Crack that Wiphala
Funding rightwing nutballs. Recruting Fulbright scholars as spies. Fanning the flames of Civil War. Everything you sort of figured the U.S. was doing in Bolivia has just been documented.
Funding rightwing nutballs. Recruting Fulbright scholars as spies. Fanning the flames of Civil War. Everything you sort of figured the U.S. was doing in Bolivia has just been documented.
Venezuela is a country where somebody will sell you a cold beer while you’re stuck in a traffic jam, which is sort of the definition of “free society” if you ask me. So nobody should be surprised that Human Rights Watch refused to list it among the world’s not-free countries yesterday despite no-doubt intense lobbying from the Bush Administration. And when asked why, HRW hilariously shot back, “We did not include Venezuela in the list of closed countries because it is not.” In other words: Bitch, please.
So when you consider that the list of fake democracies is made up almost exclusively of Bush BFF’s like Thailand, Pakistan, and the Russia of Vlad “I looked into his soul” Putin, you start to wonder whether this anti-Chavez campaign actually stems from oil at all, or if they just hate Venezuela for its freedom.
I actually received the following job announcement in my inbox from the super-shadowy Office of Transition Initiatives:
New OTI Position - Country Rep. Venezuela in Caracas, Venezuela (US Citizens Only)
USAID/OTI has just posted a new position for a Country Representative - Venezuela located in Caracas, Venezuela. Applications are due not later than February 22, 2008, at 5:00 p.m. EST.
This is a full-time Personal Services Contract (PSC) position at the GS-14 equivalent level. The position is open to U.S. Citizens only due to security clearance requirements.
For full information about the position and for instructions on how to apply, please visit www.globalcorps.com.
Please be sure to use both the OF-612 application form and as many OF-612 continuation sheets as necessary to fully document your work experience in detail. Submission of a resume in lieu of the OF-612 form will not be accepted. Both forms are available on the GlobalCorps website.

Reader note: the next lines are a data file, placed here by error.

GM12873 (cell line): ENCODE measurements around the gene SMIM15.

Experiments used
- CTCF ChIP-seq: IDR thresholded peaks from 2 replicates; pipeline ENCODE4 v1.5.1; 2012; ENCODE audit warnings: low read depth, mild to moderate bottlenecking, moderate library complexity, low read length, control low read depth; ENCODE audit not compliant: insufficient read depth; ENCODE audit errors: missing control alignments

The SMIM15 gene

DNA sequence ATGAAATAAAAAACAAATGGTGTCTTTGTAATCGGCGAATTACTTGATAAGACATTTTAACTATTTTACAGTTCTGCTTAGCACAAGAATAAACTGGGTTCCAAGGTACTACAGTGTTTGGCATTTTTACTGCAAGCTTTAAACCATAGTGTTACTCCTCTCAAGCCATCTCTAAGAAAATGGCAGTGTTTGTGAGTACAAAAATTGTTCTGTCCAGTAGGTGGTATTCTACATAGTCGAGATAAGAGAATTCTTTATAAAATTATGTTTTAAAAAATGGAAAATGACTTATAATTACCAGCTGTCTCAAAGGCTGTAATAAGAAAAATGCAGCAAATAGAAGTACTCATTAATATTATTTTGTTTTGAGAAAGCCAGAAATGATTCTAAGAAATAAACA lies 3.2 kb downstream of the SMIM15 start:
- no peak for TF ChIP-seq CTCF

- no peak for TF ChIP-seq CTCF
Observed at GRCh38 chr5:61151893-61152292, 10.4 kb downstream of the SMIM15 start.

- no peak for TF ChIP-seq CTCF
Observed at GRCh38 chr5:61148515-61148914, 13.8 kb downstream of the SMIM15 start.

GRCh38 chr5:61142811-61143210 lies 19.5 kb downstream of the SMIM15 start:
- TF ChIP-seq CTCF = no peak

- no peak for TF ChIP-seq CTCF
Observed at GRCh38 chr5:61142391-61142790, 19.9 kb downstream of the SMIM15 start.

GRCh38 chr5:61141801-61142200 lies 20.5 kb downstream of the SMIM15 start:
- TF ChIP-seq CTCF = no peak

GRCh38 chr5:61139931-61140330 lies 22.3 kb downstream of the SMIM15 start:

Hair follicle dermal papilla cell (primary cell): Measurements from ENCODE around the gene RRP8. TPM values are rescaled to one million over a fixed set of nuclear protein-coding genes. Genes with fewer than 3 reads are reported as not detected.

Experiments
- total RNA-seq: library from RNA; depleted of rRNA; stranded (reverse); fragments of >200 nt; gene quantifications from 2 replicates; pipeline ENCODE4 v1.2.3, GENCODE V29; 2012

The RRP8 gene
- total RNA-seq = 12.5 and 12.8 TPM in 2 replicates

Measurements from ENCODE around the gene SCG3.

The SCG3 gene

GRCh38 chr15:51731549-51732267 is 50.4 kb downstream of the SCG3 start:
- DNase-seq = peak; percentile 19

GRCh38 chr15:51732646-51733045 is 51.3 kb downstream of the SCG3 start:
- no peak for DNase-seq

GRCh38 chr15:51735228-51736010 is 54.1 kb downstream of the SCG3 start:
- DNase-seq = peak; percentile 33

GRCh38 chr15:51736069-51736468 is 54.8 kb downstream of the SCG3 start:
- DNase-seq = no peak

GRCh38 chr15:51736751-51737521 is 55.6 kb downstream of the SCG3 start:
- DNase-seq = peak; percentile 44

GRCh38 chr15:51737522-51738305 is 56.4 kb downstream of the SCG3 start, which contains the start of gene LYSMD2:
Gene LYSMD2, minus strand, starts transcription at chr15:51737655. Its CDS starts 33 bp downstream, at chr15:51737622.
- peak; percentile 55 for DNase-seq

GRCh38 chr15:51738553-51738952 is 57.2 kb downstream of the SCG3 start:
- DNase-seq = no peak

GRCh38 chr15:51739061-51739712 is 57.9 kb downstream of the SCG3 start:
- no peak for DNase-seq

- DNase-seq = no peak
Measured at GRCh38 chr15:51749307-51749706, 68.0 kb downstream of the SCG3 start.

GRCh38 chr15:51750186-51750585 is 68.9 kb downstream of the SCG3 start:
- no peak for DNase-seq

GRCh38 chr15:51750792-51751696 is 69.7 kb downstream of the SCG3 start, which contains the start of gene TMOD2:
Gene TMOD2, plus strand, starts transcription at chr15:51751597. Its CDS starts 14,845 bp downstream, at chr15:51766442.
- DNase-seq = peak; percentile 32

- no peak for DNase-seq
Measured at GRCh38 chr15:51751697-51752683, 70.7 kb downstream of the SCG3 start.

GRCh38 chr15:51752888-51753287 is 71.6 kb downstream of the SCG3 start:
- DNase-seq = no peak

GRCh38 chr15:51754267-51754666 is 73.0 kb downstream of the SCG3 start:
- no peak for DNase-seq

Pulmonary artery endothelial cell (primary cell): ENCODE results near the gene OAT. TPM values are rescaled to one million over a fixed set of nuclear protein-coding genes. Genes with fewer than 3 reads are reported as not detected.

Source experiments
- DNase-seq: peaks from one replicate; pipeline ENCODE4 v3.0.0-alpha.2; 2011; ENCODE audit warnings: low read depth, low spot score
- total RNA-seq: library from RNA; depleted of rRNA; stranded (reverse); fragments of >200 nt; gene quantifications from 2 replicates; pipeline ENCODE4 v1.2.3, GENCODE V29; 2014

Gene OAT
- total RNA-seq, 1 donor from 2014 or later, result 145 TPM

I say we all compete against each other for this great job and let the invisible hand decide! I’ve already submitted my letter of interest, posted after the jump. Feel free to use it as a model for your own!
Remember at New Year’s how the FARC was about release some hostages but the whole thing got scuttled at the last minute? That was because the trigger itchy Colombian government actually attacked the convoy, hostages and all, and then lied about it, according to the hostages. And you never would have known about any of this by reading the newspapers, so you should really stop reading newspapers, according to AlterNet.
"In the unlikely story that is America there has never been anything false about hope."
We pretty much breathe cynicism here at BoRev. Sometimes it's good just to breathe.
Ever since like, Scarface, the story of cocaine industry has been some variation of this: poor brown Colombians grow it and rich white Americans snort it and the whole thing is always the fault of people from neither of those countries. Sometimes it is the Nicaraguans and other times it is the Cubans but today of course it’s clear that the Venezuelans are at fault because they hate America and called our president the devil and we can’t let the next smoking pipe be a mushroom cloud now can we.